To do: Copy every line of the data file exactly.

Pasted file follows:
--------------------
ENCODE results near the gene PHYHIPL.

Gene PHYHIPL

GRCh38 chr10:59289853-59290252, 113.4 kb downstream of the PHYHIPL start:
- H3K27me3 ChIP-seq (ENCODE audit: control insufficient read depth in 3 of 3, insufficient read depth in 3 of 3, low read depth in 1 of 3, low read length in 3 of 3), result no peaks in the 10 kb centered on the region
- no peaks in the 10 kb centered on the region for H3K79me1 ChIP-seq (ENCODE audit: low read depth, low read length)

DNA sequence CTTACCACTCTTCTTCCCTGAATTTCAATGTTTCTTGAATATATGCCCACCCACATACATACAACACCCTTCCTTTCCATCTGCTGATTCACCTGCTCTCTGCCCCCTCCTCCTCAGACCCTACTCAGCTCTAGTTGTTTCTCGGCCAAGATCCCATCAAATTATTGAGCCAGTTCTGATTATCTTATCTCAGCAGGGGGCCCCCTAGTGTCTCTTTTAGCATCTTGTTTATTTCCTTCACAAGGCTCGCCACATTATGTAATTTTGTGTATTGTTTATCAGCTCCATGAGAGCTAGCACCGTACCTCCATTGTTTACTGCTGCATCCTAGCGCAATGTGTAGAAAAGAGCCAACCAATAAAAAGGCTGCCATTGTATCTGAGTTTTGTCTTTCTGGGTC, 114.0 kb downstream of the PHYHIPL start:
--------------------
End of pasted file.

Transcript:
ENCODE results near the gene PHYHIPL.

Gene PHYHIPL

GRCh38 chr10:59289853-59290252, 113.4 kb downstream of the PHYHIPL start:
- H3K27me3 ChIP-seq (ENCODE audit: control insufficient read depth in 3 of 3, insufficient read depth in 3 of 3, low read depth in 1 of 3, low read length in 3 of 3), result no peaks in the 10 kb centered on the region
- no peaks in the 10 kb centered on the region for H3K79me1 ChIP-seq (ENCODE audit: low read depth, low read length)

DNA sequence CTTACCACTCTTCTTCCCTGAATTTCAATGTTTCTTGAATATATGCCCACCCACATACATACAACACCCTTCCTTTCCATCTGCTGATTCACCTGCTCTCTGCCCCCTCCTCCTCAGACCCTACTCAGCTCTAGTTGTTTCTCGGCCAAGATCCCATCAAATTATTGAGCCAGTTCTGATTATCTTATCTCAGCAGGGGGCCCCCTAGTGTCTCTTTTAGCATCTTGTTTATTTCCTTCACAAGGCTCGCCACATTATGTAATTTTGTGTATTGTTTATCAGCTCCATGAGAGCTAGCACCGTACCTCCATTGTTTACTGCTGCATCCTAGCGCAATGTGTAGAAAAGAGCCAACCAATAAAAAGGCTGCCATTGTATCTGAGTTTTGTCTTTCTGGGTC, 114.0 kb downstream of the PHYHIPL start: